My fourth grade crew started to explore circles this week. They looked at the circumference, diameter, radius and area of circles. They’ve had a bit of experience with them earlier in the year during Pi Day. That day was long forgotten this week. The class started with a large dose of reviewing the concept of area and circles. I noticed that some of the students wanted to immediately use the formula to find the area of a circle. For a few, the process of giving the formula to the kids has caused a headache down the road. They know the formula and some even have it memorized. When asked to define the area of a circle they revert back to formula. When asked what the formula means some of the students repeat the formula back to me. This is a red-alert in my mind – indicating a lack of conceptual understanding.

The class went back a few steps to the area of rectangles and triangles on a grid. After a brief review I observed that students were able to 1) describe what area is 2) Use a grid to count squares to determine the area. Students then said it would be much easier to use the formula. So we used the formula and then went back to circles.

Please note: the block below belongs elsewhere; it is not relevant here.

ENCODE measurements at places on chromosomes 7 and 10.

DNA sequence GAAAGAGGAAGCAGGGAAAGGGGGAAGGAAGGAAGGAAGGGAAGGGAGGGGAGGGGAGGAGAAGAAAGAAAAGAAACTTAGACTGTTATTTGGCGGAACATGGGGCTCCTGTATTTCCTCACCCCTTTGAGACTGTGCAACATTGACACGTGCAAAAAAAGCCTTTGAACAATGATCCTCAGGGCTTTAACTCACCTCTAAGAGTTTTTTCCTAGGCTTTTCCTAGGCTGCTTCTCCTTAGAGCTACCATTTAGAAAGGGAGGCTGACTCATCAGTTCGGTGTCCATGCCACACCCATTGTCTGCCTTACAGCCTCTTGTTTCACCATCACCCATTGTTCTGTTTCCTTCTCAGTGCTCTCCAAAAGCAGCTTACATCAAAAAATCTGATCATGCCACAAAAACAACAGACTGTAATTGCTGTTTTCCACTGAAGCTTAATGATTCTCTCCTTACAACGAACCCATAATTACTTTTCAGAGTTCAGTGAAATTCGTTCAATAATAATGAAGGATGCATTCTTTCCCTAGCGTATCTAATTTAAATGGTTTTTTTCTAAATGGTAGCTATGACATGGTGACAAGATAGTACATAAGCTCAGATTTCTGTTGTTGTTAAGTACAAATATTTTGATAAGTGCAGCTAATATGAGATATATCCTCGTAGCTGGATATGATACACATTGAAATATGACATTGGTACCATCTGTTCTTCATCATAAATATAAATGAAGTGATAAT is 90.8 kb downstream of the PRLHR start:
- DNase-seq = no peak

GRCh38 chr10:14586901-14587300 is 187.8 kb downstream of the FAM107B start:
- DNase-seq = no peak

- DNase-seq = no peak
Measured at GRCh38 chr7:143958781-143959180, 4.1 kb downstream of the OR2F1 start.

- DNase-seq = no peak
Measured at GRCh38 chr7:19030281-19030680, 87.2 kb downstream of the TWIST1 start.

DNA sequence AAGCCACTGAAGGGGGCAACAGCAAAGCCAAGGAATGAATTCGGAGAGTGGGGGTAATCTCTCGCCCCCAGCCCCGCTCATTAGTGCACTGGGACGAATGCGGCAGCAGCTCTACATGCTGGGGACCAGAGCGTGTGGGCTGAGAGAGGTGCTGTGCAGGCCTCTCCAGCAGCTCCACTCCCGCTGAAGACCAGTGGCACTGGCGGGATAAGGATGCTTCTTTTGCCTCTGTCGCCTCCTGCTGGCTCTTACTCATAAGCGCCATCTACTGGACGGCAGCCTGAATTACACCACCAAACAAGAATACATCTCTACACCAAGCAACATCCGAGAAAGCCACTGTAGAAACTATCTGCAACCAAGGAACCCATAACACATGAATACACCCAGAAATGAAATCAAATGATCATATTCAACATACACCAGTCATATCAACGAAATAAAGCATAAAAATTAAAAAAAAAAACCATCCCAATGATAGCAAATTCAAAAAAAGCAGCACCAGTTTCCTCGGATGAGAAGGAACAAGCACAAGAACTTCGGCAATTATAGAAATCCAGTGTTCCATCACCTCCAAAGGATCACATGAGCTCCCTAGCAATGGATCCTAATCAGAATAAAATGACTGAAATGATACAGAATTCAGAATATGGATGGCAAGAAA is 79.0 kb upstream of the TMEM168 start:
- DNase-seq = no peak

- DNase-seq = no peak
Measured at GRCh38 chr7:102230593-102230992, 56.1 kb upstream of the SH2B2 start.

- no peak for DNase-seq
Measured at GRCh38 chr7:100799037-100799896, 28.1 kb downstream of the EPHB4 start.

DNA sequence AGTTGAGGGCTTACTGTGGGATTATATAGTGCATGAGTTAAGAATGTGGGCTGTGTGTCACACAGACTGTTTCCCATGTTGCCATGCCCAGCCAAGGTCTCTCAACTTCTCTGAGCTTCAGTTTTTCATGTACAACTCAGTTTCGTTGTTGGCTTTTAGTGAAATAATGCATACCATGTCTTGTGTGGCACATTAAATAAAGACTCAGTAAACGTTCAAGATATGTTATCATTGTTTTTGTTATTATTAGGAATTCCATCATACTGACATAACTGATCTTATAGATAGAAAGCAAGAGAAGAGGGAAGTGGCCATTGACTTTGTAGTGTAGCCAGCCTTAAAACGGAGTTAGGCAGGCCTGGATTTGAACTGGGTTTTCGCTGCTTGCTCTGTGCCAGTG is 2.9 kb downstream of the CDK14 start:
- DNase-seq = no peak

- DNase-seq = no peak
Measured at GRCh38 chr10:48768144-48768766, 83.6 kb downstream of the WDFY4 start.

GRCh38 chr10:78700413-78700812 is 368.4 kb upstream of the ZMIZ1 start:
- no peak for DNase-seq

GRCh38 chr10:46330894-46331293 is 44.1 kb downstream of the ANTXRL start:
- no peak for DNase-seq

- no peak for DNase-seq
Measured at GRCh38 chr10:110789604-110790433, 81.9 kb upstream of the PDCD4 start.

Instead of jumping to the formula like I said earlier, the class took out centimeter grid paper. Students traced circular items onto the grid paper and counted the squares.

This seems boring looking back and as I write this but it was a worthwhile activity in retrospect. Students then found the radius of the traced item. It was fairly easy as students could count the centimeter squares. They used the radius, multiplied it by itself and found the product. They then multiplied that by 3.14, which is our abbreviated version of Pi.

The goal was to get our answers between three and four centimeters. Many of the students had trouble at first but refined their counting methods to be more accurate. I could see some of the students making the connections between using the formula and an understanding of the area of a circle. Eventually students started checking their work by using the area of a circle formula.

Near the end of class students started asking what happens when we can’t actually count the squares of an object. Another student mentioned that we use the formula. That brought out a quality discussion about understanding the formula and why it works. We’re making progress.

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## Author: Matt Coaty

I've taught elementary students for the past 14 years. I enjoy reading educational research and learning from my PLN. Words on this blog are my own.
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